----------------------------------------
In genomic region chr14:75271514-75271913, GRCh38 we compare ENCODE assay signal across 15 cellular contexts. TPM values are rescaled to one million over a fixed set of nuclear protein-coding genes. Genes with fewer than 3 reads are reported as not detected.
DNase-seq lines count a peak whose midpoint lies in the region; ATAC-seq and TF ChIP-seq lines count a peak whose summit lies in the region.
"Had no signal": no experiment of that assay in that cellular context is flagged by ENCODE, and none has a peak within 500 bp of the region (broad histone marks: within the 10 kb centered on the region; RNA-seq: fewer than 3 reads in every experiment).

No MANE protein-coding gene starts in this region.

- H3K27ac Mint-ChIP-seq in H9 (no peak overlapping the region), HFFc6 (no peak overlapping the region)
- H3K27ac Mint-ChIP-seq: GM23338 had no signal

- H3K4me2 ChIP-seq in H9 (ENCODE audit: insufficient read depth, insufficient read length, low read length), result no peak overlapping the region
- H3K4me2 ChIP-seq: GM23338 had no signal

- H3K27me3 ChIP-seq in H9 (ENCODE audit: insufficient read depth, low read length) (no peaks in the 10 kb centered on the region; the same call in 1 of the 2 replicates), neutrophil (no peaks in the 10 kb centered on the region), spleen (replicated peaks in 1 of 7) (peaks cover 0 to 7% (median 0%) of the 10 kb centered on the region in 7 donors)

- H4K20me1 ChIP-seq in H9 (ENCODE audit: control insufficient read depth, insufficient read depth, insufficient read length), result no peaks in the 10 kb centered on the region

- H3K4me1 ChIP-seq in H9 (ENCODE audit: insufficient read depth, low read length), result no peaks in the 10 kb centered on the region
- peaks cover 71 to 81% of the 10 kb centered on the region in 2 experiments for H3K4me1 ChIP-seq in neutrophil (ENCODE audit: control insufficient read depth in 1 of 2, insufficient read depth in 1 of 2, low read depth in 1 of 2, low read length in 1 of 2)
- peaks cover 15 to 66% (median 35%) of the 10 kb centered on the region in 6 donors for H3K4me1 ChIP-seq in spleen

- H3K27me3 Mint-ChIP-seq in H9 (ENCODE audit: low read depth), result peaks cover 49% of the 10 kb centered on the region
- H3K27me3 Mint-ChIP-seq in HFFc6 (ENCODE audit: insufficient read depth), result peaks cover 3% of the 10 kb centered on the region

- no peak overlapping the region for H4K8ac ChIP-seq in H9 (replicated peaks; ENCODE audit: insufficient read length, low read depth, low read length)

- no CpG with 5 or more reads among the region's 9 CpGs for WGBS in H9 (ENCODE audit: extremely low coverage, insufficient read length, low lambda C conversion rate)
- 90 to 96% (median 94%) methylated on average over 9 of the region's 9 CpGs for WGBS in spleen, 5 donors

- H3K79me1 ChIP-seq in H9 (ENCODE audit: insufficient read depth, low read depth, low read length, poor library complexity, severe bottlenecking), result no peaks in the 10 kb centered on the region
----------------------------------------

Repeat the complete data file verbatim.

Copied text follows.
In genomic region chr14:75271514-75271913, GRCh38 we compare ENCODE assay signal across 15 cellular contexts. TPM values are rescaled to one million over a fixed set of nuclear protein-coding genes. Genes with fewer than 3 reads are reported as not detected.
DNase-seq lines count a peak whose midpoint lies in the region; ATAC-seq and TF ChIP-seq lines count a peak whose summit lies in the region.
"Had no signal": no experiment of that assay in that cellular context is flagged by ENCODE, and none has a peak within 500 bp of the region (broad histone marks: within the 10 kb centered on the region; RNA-seq: fewer than 3 reads in every experiment).

No MANE protein-coding gene starts in this region.

- H3K27ac Mint-ChIP-seq in H9 (no peak overlapping the region), HFFc6 (no peak overlapping the region)
- H3K27ac Mint-ChIP-seq: GM23338 had no signal

- H3K4me2 ChIP-seq in H9 (ENCODE audit: insufficient read depth, insufficient read length, low read length), result no peak overlapping the region
- H3K4me2 ChIP-seq: GM23338 had no signal

- H3K27me3 ChIP-seq in H9 (ENCODE audit: insufficient read depth, low read length) (no peaks in the 10 kb centered on the region; the same call in 1 of the 2 replicates), neutrophil (no peaks in the 10 kb centered on the region), spleen (replicated peaks in 1 of 7) (peaks cover 0 to 7% (median 0%) of the 10 kb centered on the region in 7 donors)

- H4K20me1 ChIP-seq in H9 (ENCODE audit: control insufficient read depth, insufficient read depth, insufficient read length), result no peaks in the 10 kb centered on the region

- H3K4me1 ChIP-seq in H9 (ENCODE audit: insufficient read depth, low read length), result no peaks in the 10 kb centered on the region
- peaks cover 71 to 81% of the 10 kb centered on the region in 2 experiments for H3K4me1 ChIP-seq in neutrophil (ENCODE audit: control insufficient read depth in 1 of 2, insufficient read depth in 1 of 2, low read depth in 1 of 2, low read length in 1 of 2)
- peaks cover 15 to 66% (median 35%) of the 10 kb centered on the region in 6 donors for H3K4me1 ChIP-seq in spleen

- H3K27me3 Mint-ChIP-seq in H9 (ENCODE audit: low read depth), result peaks cover 49% of the 10 kb centered on the region
- H3K27me3 Mint-ChIP-seq in HFFc6 (ENCODE audit: insufficient read depth), result peaks cover 3% of the 10 kb centered on the region

- no peak overlapping the region for H4K8ac ChIP-seq in H9 (replicated peaks; ENCODE audit: insufficient read length, low read depth, low read length)

- no CpG with 5 or more reads among the region's 9 CpGs for WGBS in H9 (ENCODE audit: extremely low coverage, insufficient read length, low lambda C conversion rate)
- 90 to 96% (median 94%) methylated on average over 9 of the region's 9 CpGs for WGBS in spleen, 5 donors

- H3K79me1 ChIP-seq in H9 (ENCODE audit: insufficient read depth, low read depth, low read length, poor library complexity, severe bottlenecking), result no peaks in the 10 kb centered on the region